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|12-12-2012, 11:38 AM||#1|
Join Date: Dec 2012
Posts: 1Rewards Points: 10
Trane Heat pump - clogged filters cause failure?
Hi All -
First of all, I appreciate any and all help offered here. I'm writing for some help in understanding a diagnosis that my local Trane service tech has provided with my heat pump and to see if I should be getting a second opinion.
I have a Trane XL 15i heat pump pared with a XV95 Furnace. The equipment is a little over 3 years old.
The situation -
The furnace was blowing cold air into the house when the heat pump was running to heat the house.
The heat pump was making a horrible buzzing noise from the area by the service door.
The fan on the heat pump was running fine
The gas furnace was running fine and pushes heat when it takes over for the heat pump
Weather has been mild for the northwest, lows in the 30s highs in the 40s and 50s since October.
We noticed the cool air about a week ago, once the noise started (or we noticed it, was able to be heard in the bedroom that shares the outside wall with the heat pump) we called the service company the next day.
Diagnosis - to the best of my ability to recite -
A plugged filter, one of the 18 X 20 X 1 air filters, was plugged / clogged / dirty. Filter was last replaced 1.5 years ago. The plugged filter caused huge pressure at the heat pump. The pressure caused such high stress it caused the reversing valve to be stuck half open when not energized and probably when energized. This damaged and ruined the reversing valve. This caused the system to pump hot gas back through the compressor. This may have damaged the compressor as well, we will not know until the reversing valve is replaced.
So my questions -
Is it probable that a plugged filter could be the sole cause this kind of failure? I can understand restricted air flow as a contributing factor, helping push an iffy part over the edge. But I’m having a hard time understand it being the sole or primary cause.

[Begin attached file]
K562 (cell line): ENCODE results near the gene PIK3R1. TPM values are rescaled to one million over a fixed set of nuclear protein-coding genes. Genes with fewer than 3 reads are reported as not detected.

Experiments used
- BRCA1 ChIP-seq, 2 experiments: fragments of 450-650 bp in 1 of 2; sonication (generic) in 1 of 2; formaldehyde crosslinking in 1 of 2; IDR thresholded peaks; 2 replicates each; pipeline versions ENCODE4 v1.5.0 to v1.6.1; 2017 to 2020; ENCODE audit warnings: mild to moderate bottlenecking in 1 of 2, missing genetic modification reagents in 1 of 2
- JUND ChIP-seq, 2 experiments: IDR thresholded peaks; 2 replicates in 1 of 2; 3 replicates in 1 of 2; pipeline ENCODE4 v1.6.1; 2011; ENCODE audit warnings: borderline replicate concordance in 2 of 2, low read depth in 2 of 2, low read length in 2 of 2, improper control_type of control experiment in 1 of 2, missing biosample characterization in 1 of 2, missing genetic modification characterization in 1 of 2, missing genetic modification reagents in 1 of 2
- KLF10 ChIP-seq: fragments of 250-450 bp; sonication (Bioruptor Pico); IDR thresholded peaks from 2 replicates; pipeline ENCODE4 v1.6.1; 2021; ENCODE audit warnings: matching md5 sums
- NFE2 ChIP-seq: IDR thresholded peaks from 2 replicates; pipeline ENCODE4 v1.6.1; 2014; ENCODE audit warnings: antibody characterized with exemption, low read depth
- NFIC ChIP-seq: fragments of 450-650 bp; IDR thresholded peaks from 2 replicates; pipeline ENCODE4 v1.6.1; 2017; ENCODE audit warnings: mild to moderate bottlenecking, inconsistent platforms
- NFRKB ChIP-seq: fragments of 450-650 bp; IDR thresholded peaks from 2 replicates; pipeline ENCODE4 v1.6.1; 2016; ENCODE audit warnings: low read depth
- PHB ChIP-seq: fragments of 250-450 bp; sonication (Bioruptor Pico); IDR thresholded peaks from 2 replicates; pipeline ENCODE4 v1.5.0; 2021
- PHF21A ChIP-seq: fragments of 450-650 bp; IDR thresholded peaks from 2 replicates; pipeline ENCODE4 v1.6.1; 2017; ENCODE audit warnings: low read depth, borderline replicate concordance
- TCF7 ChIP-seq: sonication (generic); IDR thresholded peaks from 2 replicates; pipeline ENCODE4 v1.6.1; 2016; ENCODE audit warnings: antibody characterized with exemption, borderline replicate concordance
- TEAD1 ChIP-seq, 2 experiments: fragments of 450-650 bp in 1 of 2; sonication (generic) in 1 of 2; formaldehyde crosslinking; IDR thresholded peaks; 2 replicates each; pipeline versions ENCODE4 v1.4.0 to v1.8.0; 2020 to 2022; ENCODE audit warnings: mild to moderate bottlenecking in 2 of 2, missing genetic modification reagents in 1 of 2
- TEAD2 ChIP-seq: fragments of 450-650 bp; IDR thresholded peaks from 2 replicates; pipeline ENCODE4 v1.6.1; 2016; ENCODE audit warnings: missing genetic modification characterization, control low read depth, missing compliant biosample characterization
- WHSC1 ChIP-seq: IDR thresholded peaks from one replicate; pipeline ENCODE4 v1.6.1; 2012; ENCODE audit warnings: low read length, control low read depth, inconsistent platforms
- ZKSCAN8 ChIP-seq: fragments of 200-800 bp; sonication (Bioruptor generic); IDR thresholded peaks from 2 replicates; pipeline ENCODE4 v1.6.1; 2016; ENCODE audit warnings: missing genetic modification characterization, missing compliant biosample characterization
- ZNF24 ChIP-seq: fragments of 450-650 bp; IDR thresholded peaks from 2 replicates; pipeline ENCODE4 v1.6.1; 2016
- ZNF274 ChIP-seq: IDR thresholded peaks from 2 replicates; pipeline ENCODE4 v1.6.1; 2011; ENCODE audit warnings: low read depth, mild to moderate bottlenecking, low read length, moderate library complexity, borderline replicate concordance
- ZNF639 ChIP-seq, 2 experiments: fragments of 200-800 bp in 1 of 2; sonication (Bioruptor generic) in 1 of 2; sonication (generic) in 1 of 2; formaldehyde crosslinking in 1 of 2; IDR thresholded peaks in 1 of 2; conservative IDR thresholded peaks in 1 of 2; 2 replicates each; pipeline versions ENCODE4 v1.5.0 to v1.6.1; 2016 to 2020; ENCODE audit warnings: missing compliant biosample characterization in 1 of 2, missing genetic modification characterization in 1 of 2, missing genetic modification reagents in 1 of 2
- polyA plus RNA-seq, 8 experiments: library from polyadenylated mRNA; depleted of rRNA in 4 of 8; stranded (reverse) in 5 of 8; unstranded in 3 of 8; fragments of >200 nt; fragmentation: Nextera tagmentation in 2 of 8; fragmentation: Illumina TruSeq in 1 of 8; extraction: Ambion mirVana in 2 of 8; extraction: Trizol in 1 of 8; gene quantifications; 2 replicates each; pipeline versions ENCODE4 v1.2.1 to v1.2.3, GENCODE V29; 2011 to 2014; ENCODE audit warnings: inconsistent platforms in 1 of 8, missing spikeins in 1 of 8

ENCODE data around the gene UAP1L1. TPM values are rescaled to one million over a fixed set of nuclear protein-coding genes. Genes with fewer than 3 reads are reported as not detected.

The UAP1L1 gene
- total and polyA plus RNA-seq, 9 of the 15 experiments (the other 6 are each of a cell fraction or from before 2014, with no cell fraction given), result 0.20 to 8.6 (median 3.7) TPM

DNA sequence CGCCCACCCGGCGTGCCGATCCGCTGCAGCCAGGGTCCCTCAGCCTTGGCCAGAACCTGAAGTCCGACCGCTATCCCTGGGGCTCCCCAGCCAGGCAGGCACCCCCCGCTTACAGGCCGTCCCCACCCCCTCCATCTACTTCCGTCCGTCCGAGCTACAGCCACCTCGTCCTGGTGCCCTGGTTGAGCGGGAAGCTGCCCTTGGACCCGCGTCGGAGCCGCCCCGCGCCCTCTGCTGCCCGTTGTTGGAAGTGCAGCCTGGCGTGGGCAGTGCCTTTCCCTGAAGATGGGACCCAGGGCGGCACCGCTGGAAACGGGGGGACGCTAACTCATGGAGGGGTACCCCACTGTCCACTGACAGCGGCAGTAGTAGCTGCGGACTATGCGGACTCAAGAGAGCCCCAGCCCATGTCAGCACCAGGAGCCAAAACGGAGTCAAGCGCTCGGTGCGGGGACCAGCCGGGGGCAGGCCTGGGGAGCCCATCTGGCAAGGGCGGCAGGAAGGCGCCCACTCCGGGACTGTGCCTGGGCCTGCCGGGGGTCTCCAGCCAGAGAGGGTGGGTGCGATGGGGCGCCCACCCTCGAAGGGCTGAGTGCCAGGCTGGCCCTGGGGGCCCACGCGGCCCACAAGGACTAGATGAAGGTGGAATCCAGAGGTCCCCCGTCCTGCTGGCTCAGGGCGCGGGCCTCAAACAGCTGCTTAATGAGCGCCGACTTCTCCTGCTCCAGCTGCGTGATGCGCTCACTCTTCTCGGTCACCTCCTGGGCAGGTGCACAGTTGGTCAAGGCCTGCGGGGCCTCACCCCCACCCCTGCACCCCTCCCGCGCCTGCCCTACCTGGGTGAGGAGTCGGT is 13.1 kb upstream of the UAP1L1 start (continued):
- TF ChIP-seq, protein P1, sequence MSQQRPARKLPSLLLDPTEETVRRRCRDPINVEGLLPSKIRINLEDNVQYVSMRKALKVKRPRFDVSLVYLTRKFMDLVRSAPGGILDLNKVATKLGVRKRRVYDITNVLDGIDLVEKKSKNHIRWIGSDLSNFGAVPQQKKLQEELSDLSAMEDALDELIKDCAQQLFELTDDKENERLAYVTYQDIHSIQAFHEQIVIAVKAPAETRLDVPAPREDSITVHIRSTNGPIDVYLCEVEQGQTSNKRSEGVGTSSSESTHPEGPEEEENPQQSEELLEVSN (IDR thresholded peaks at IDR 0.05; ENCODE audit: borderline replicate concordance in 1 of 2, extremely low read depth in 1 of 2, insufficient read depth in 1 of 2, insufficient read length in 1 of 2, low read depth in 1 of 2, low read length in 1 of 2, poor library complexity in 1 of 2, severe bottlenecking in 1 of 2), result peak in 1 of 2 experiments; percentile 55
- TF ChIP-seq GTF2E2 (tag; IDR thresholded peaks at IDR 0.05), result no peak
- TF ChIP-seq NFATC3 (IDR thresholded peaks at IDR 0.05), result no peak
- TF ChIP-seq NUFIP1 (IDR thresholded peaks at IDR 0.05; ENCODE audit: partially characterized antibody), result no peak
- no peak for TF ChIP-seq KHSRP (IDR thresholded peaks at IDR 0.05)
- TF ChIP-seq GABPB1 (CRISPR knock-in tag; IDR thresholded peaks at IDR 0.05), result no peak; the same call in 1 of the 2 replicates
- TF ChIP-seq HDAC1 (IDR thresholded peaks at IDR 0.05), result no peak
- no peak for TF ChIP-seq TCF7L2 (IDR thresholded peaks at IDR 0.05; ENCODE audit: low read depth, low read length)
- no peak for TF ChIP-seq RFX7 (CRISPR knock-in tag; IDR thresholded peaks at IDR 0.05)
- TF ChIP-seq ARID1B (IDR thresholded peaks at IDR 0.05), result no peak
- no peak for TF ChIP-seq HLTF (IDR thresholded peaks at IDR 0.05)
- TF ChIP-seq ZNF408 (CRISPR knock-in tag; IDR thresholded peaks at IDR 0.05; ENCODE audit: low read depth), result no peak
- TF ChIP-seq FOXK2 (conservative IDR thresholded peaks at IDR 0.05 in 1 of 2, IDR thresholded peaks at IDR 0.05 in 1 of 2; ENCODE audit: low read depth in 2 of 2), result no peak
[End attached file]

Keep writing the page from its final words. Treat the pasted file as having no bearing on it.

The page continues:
What kind of protection does the Trane heat pump unit have to help to protect itself from damage caused by excessive pressure / stuck valves or hot coolant going through the compressor? It was explained to be that there are cut offs, but that they are temporary and would have cycled on and off and on there own would not stop this kind of damage.
These are items that my me and the service tech have discussed, and he agreed that this is a unique situation. He let me know that reversing valve failures are not that common place and that he and his coworkers have agreed this is a rare situation.
I understand that if the plugged filter was the sole cause, the damage was caused by my lack of maintenance would be the culprit. I’d just like other informed opinions and experiences on the matter to help me better understand the situation.
Thanks again for any and all comments.
|12-12-2012, 02:03 PM||#2|
Willing to listen
Join Date: Apr 2011
Location: West of St. Louis MO in the country
Posts: 205Rewards Points: 191
I believe this model has both high and low pressure switches to monitor system refrigerant pressures. Often they are just wired in series with the Y input that activates the contactor, although some manufacturers employ a "3 strikes and your out lockout" by having these switches monitored by the defrost control's micro.
So yes in your case the high pressure switch could open while the unit is running, but as soon as the pressures drop below the switch setpoint and the tstat is still calling for unit to run it will run again until it trips again....cycling on the pressure switch.
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